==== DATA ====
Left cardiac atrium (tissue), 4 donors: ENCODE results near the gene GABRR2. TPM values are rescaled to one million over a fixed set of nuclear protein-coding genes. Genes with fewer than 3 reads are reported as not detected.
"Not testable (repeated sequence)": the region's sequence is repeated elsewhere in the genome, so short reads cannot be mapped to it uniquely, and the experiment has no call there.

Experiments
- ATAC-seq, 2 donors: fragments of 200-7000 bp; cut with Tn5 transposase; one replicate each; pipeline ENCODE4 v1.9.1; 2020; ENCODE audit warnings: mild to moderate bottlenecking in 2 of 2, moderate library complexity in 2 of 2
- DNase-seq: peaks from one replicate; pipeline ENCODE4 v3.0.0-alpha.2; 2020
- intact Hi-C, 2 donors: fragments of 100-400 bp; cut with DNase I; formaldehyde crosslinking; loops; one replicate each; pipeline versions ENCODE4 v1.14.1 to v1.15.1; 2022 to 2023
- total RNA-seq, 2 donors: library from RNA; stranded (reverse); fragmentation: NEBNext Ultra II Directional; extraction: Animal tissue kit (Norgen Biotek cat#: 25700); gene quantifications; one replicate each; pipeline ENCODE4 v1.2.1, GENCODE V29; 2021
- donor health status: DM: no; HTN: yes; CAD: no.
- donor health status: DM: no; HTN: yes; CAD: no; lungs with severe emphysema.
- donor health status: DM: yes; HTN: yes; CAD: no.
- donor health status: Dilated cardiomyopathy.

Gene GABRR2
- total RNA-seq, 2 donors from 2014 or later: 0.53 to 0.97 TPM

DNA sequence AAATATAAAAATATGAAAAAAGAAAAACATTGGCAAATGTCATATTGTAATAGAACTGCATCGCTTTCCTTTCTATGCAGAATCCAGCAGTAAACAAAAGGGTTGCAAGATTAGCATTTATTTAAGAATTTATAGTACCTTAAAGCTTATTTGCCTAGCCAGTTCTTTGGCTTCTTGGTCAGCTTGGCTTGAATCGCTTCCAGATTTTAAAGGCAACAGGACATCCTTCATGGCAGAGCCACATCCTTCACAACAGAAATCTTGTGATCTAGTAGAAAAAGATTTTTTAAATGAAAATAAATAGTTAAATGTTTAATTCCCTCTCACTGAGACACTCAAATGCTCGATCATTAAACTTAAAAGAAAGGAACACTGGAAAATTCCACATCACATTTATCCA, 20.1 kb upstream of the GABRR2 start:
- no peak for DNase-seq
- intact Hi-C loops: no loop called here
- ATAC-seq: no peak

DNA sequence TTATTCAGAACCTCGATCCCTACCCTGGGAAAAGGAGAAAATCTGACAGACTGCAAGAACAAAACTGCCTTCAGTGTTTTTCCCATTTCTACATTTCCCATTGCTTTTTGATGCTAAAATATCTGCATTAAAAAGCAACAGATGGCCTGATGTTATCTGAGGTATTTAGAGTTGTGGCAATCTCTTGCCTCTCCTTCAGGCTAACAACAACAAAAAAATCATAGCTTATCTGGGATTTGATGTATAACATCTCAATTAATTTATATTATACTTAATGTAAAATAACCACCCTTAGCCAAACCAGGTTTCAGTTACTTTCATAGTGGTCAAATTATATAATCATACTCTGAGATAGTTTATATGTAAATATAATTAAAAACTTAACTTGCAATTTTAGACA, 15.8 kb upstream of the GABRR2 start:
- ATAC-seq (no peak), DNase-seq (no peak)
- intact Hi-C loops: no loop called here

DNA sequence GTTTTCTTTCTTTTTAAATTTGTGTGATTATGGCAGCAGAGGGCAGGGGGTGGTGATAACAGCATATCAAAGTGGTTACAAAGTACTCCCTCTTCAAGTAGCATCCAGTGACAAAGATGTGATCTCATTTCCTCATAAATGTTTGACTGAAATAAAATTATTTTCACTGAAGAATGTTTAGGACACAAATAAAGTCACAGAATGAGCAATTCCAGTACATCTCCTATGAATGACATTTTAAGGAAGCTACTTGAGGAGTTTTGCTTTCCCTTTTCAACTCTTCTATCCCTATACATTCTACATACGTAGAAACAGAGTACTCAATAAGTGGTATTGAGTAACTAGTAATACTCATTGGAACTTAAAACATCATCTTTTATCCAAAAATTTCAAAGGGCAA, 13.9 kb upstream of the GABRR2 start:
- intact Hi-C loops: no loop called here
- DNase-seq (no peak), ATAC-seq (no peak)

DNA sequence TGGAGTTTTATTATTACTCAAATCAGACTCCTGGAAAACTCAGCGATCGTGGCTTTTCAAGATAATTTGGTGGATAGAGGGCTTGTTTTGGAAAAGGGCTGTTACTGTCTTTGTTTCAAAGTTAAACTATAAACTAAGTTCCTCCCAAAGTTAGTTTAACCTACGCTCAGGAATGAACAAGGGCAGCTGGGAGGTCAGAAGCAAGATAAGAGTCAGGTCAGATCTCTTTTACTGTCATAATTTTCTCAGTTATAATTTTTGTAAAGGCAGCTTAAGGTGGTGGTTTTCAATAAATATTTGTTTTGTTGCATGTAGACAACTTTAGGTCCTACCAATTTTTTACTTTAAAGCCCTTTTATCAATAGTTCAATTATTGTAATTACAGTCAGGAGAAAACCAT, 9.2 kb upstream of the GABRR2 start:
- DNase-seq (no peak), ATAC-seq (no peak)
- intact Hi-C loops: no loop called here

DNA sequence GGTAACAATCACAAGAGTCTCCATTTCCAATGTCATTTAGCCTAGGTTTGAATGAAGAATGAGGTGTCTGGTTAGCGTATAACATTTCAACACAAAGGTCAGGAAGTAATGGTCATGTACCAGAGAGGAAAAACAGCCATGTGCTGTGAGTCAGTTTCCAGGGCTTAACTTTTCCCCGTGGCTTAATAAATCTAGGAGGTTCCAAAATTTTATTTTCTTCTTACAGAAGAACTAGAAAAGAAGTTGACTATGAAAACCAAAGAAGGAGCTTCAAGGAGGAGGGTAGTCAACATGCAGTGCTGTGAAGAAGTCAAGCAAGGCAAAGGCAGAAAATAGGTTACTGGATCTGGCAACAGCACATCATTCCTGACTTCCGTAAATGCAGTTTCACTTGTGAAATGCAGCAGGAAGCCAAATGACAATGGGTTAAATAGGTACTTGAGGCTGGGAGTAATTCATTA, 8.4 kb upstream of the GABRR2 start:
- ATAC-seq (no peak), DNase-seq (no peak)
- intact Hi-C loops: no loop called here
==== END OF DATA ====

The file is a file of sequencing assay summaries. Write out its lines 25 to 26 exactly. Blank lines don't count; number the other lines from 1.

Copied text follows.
- DNase-seq (no peak), ATAC-seq (no peak)
- intact Hi-C loops: no loop called here